Behavioral Neuroscience Faculty
Melissa Burns-Cusato joined Centre’s faculty in 2006, and is Elizabeth Molloy Dowling Associate Professor of Behavioral Neuroscience. In 2010, she was named a Centre Scholar. Before coming to Centre, Dr. Burns-Cusato taught in the psychology department at Texas Christian University, and then conducted post-doctoral research in the Neuroscience program at the University of Virginia.
Dr. Burns-Cusato’s research interests include the formation and maintenance of monogamous relationships in birds and the mechanisms involved in maintaining nesting behavior throughout a breeding season. Additionally, Dr. Burns-Cusato investigates anti-predator behavior of free-ranging Caribbean green monkeys while teaching Centre students field research techniques in Barbados.
She has published her research in a variety of peer-reviewed journals including Behavior, Physiology & Behavior, Journal of Comparative Psychology, Psychobiology, Journal of Experimental Psychology: Animal Behavior Processes, and Genes, Brain, & Behavior.
She holds a B.A. degree in animal behavior from Southwestern University and a Ph.D. in behavioral neuroscience from the University of Texas at Austin.
To read about her CentreTerm course in Barbados, “Research in Primate Behavior,” click here.
To read about a recent grant that Dr. Burns-Cusato received, click here.
File last updated: 5/2/13
Brian Cusato joined Centre’s faculty in 2006 as assistant professor of psychology, and became an associate professor and Centre Scholar in 2009. In 2016, Cusato was named associate academic dean of the College.
Dr. Cusato’s research interests concern the behavioral mechanisms of learning in animals. He is most interested in adaptive specializations in learning, and the integration of biological, comparative, and evolutionary approaches to the study of learned behavior. Most of his experiments investigate how learning occurs in the sexual behavior system, and how animals learn about the species typical cues they experience during naturally occurring social interactions. This is a novel approach to the study of learning—general enough to apply across species, yet specific enough to reflect the evolutionary history and genetics of particular species and individuals. The work is revealing sex differences in learned behavior and the importance of learning in ecologically relevant social situations. Cusato’s research has been supported by the National Institutes of Health, and findings from his experiments have been published in numerous journals including Animal Learning and Behavior, Behavioral and Brain Sciences, Behavioural Processes, The International Journal of Comparative Psychology, and Psychonomic Bulletin and Review.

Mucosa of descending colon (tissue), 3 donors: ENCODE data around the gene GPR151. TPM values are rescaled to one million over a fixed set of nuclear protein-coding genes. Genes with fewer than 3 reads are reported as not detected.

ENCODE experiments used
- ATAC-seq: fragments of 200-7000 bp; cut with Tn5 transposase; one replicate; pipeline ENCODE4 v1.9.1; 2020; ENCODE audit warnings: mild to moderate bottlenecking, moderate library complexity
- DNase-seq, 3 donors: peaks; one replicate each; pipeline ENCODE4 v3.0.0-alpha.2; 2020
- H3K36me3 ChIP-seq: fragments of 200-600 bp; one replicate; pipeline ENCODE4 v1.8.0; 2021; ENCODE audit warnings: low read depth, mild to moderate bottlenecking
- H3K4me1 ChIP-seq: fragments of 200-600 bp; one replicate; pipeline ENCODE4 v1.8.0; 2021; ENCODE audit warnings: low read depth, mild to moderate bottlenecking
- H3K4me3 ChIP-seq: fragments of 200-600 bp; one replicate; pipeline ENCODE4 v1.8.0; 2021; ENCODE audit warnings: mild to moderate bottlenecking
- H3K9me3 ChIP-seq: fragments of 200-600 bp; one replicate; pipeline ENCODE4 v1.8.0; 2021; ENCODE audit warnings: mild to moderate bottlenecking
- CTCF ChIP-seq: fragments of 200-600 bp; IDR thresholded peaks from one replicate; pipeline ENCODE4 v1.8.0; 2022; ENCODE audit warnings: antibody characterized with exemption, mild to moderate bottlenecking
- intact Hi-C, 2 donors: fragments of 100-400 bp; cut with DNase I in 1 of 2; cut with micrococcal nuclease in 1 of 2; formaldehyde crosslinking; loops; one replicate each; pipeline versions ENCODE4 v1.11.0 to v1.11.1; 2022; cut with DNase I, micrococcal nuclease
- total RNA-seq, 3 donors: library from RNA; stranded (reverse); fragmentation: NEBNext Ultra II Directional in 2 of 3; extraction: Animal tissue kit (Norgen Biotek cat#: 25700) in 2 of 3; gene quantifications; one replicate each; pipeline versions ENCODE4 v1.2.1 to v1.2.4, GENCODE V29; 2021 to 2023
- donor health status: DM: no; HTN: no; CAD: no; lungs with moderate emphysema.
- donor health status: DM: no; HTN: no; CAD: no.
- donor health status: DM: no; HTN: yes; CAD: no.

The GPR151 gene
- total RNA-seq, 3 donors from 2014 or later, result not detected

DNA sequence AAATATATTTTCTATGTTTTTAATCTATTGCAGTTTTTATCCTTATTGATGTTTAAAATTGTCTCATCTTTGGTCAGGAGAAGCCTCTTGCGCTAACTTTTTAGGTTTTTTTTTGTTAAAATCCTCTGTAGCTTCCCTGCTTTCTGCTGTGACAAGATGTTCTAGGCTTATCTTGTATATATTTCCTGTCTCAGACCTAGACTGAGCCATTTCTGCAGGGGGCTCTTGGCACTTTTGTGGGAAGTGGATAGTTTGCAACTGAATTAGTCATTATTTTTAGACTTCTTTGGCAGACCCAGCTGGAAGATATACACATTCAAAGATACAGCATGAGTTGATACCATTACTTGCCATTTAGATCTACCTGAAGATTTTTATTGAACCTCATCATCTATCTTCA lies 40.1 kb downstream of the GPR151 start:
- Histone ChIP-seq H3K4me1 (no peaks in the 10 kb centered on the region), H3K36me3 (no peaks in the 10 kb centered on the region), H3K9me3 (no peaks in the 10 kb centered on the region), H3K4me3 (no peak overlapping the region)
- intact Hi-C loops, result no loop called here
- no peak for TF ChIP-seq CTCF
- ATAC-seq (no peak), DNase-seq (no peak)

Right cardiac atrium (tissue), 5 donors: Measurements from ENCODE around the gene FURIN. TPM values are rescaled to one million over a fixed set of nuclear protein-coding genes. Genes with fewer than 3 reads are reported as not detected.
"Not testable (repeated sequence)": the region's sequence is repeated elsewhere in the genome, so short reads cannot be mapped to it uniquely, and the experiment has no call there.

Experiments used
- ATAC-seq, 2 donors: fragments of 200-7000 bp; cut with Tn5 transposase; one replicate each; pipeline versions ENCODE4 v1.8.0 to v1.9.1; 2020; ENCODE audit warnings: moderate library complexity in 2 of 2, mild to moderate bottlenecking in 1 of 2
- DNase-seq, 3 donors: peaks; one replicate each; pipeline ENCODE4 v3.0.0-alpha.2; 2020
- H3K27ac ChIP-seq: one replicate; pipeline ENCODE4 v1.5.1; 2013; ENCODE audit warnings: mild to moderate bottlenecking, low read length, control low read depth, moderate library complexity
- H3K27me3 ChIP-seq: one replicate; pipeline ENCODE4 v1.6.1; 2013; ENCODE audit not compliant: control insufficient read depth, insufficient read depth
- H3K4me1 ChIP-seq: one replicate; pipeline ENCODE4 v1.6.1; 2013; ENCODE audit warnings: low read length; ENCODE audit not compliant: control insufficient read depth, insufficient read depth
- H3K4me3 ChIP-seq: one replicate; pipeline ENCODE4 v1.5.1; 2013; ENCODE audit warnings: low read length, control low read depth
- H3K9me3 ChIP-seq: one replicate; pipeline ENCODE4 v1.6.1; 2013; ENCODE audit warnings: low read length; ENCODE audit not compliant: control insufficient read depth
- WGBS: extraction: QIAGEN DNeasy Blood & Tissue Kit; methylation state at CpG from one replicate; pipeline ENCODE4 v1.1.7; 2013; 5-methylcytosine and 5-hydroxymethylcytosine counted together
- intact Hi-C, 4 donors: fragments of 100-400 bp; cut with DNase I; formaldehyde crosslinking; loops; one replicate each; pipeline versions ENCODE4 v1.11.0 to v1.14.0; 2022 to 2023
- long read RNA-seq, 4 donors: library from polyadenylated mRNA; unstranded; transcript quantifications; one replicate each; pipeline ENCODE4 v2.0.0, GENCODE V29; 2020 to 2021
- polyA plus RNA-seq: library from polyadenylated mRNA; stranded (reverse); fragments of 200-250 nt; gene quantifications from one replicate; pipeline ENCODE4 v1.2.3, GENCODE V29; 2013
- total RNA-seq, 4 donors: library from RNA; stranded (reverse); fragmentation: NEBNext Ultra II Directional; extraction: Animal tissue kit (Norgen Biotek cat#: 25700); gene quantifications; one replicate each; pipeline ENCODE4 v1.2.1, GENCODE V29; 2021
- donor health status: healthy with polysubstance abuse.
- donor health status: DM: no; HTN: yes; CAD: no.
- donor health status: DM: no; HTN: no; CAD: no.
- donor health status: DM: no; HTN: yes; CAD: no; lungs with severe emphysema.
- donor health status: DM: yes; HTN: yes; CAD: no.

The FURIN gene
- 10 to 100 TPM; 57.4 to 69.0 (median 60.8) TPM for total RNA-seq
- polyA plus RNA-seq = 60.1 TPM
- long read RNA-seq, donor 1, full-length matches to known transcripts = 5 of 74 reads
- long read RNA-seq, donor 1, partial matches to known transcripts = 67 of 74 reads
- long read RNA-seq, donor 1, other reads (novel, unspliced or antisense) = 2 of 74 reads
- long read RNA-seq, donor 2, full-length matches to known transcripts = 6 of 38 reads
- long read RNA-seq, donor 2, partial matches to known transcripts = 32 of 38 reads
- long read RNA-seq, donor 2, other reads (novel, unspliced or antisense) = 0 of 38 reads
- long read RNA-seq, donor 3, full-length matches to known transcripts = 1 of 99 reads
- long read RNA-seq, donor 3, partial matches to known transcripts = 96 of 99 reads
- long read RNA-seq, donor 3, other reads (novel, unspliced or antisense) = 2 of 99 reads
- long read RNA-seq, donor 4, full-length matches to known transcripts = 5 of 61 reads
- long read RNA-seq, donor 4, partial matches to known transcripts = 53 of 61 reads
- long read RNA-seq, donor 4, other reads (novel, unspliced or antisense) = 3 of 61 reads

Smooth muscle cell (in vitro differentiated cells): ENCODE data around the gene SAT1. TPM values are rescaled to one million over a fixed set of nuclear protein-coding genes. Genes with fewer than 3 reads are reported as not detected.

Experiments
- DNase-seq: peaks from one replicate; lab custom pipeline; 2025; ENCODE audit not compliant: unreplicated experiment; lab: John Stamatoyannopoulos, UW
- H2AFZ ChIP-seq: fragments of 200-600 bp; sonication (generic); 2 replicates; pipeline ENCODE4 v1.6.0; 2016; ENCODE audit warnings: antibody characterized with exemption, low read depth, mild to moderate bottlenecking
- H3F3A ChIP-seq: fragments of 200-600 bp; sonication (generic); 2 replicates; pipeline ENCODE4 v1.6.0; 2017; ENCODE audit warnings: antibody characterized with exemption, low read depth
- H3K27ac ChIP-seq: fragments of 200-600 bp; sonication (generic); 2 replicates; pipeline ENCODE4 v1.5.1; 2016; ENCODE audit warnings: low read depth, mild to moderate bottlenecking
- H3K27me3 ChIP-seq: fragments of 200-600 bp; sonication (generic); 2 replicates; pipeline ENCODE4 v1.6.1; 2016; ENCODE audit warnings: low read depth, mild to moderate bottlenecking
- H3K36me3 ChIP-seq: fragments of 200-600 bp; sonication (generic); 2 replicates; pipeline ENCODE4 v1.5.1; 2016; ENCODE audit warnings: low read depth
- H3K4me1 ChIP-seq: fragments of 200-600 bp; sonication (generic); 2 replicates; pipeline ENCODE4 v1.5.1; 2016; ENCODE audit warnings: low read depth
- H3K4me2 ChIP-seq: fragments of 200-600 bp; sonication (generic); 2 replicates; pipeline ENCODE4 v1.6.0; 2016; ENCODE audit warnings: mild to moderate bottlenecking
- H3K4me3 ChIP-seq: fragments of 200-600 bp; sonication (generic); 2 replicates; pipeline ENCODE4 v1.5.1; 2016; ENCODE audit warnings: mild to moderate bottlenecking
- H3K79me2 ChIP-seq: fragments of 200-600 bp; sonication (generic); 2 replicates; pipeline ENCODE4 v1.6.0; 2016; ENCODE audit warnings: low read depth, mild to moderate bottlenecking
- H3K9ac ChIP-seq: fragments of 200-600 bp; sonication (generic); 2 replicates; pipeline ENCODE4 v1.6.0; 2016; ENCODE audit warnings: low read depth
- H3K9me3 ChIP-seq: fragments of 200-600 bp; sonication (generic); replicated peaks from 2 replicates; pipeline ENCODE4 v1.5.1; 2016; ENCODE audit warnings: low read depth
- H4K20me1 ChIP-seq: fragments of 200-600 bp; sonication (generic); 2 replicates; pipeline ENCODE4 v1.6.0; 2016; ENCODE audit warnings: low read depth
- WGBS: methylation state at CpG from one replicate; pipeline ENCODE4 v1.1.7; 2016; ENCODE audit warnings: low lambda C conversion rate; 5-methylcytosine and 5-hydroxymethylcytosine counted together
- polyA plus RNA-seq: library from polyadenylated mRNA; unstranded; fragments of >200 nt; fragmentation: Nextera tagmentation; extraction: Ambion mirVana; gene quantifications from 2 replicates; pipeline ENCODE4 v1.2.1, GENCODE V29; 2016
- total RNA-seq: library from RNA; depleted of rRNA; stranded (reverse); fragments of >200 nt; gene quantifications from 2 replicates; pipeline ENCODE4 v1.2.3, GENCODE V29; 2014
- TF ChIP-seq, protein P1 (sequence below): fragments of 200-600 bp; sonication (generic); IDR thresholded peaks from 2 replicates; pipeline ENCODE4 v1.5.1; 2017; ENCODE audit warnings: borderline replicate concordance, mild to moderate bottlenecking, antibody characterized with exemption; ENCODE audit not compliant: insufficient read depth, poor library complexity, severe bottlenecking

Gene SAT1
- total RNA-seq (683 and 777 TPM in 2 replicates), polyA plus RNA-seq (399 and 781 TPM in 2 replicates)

Cusato received a B.A. in psychology from Muhlenberg College, a master’s degree from Bucknell University, and a Ph.D. from the University of Texas at Austin.
File last updated: 8/2/13
Karin Gill joined Centre’s faculty in 2015 as visiting assistant professor of behavioral neuroscience, becoming assistant professor in 2016.
Her research interests include the investigation of sex hormones and their role in drug abuse and dependence, particularly how sex hormones affect brain mechanisms when exposed to psychostimulants in female Japanese quail.
Gill received a B.S. in psychology from the University of North Carolina at Charlotte, an M.S. and a Ph.D. in experimental psychology: behavioral neuroscience and psychopharmacology from the University of Kentucky.
Aaron Godlaski joined Centre’s faculty in 2012 as an assistant professor of psychology and behavioral neuroscience. He received his M.S. and Ph.D. in clinical psychology at the University of Kentucky, where he studied alcohol and human behavior. Following the completion of his dissertation, he interned at SUNY Upstate Medical University and Hospital in Syracuse, N.Y., specializing in clinical health psychology and outpatient psychotherapy.
Godlaski’s research interests include the effects of mindfulness meditation on cognitive and physiological processes, and the effects of alcohol on human behavior. He is also interested in pedagogical innovations associated with meditation and other contemplative practices, and how such practices can enrich the lives of students.
File last updated: 2/19/16
KatieAnn Skogsberg joined Centre’s faculty in 2008. She is an associate professor of psychobiology, and was named a Centre Scholar in 2013.
Before coming to Centre, Skogsberg taught courses in psychology at Northwestern University, where she earned both her M.S. and Ph.D. in psychology: brain, behavior, and cognition.
Her research interests include individual and group differences in visual attention abilities, and the efficacy of behavioral and biofeedback training for enhancing attentional abilities and the remediation of attentional deficits.Her collaborative research focuses on the use of electroencephalography (EEG) to study patterns of brain activity related to attention, and performance on visual attention tasks, specifically the effects of energy drinks on VATs, and also the effects of concussions on VATs. Her work also includes survey research on concussion knowledge and what motivates athletes to return to play after sustaining a concussion. To read more about Skogsberg’s research go to Centre College research on energy drinks creates buzz and Athletes not willing to report concussions, say RICE presentation researchers.
She graduated from Boise State University with a B.A. in theatre arts and a B.S. in psychology, with a biology minor.
File last updated: 8/27/15